Strategies for More Successful Drug Trials

By Bob Temple, M.D.

Bob Temple, M.D.  is Deputy Director for Clinical Science in FDA’s Center for Drug Evaluation and Research

Bob Temple, M.D., Deputy Director for Clinical Science

In recent months, drug developers have succeeded in bringing important drugs to market for cystic fibrosis, cancer and other conditions by employing strategies for achieving greater clinical trial success.

Today FDA is issuing a draft guidance that spells out how drug developers can use such strategies, known as clinical trial enrichment, to greatly increase the likelihood that data collected during a clinical trial will demonstrate that an effective drug is effective. These are potentially powerful strategies for the pharmaceutical industry because appropriate use of enrichment could result in smaller studies, shortened drug development times, and lower development costs.

Here’s how it works. Before any promising drug can come to market in the United States, drug developers must provide sufficient evidence that the product is safe to use on patients (that is, that the benefits of the drug outweigh its known risks), and is effective in treating a specific disease or medical condition.

Evidence is typically collected by enrolling patients in a clinical trial and then randomly assigning them to two groups: one group that will receive the drug and the other group that doesn’t.

Those who employ an enrichment strategy enroll patients who are likely to demonstrate an effect, based on their demographics, clinical histories or other characteristics.

Anyone familiar with clinical trial selection knows that rudimentary enrichment strategies have long been common. After all, investigators don’t simply study a random sample of the overall population. Instead they try to find a population most suitable for studying the drug.

One way to do this is to decrease what might be called “noise.” For example, including people who don’t really have the disease being studied, or including people who won’t take the medicine or complete the study, will make an effect harder to show.

There are two other kinds of enrichment: prognostic enrichment and predictive enrichment. Prognostic enrichment involves choosing patients for a study who will have the disease manifestations the drug is intended to prevent. For example, a study of a lipid-lowering drug intended to decrease the rate of heart attacks might choose a population likely to have an increased risk of heart attacks, such as being diabetic. Choosing patients of that kind makes it more possible to see an effect if there is one.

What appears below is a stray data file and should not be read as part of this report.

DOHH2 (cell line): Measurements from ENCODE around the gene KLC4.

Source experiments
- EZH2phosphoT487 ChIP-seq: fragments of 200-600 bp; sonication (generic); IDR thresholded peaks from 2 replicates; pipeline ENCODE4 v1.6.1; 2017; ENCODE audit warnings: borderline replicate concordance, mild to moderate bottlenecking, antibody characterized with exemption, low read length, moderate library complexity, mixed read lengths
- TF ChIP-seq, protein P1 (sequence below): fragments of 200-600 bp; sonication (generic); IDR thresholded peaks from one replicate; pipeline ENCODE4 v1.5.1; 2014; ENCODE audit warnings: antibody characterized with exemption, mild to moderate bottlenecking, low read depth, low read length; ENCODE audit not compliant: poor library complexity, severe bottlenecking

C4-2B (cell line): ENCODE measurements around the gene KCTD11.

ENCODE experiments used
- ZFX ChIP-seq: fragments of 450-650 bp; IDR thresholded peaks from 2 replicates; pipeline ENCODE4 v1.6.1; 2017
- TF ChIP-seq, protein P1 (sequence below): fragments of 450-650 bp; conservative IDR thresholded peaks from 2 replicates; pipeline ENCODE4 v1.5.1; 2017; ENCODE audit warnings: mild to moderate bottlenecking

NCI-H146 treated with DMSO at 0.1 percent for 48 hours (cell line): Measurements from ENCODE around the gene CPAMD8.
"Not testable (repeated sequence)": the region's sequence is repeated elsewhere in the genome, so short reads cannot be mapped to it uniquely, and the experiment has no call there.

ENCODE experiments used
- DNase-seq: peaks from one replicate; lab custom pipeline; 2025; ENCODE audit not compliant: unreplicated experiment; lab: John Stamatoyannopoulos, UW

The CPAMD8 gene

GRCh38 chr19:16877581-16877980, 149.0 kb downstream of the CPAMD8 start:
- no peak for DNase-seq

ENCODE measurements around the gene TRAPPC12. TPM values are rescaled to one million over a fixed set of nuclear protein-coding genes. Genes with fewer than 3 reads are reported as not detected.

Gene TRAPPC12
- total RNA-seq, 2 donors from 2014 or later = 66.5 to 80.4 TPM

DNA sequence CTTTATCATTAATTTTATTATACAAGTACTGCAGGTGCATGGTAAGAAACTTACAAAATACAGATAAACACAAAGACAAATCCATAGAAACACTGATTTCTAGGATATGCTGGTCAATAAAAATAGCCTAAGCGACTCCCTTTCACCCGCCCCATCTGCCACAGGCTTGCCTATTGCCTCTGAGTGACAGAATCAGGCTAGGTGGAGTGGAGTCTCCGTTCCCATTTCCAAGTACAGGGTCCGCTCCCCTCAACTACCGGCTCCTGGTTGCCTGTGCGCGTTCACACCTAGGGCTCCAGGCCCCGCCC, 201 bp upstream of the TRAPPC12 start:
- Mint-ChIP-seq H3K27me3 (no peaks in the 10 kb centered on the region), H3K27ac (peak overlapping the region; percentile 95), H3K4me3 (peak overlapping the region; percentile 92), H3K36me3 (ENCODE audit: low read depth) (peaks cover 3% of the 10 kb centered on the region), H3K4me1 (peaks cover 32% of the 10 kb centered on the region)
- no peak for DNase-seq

Predictive enrichment is particularly exciting and involves use of some aspect of the patient’s physiology, genetics or past responses to identify patients who can respond to the treatment.

Conducting a clinical study in a patient population that has a larger than average response to treatment can greatly reduce the number of patients needed in the study and can direct the treatment to the patients in whom the drug actually works.

The cystic fibrosis drug Kalydeco (ivacaftor) is an example of this successful strategy. The drug works only in the 4 percent of CF patients with a specific genetic abnormality. If the drug had been studied on the entire CF population, it would have been impossible to detect the drug’s effect.

An enrichment strategy was also used successfully in studies of of Xalkori (crizontinib) for patients with a late-stage form of lung cancer.

While enrichment won’t save a drug that doesn’t work, it will help find one that will.

Bob Temple, M.D., is Deputy Director for Clinical Science in FDA’s Center for Drug Evaluation and Research

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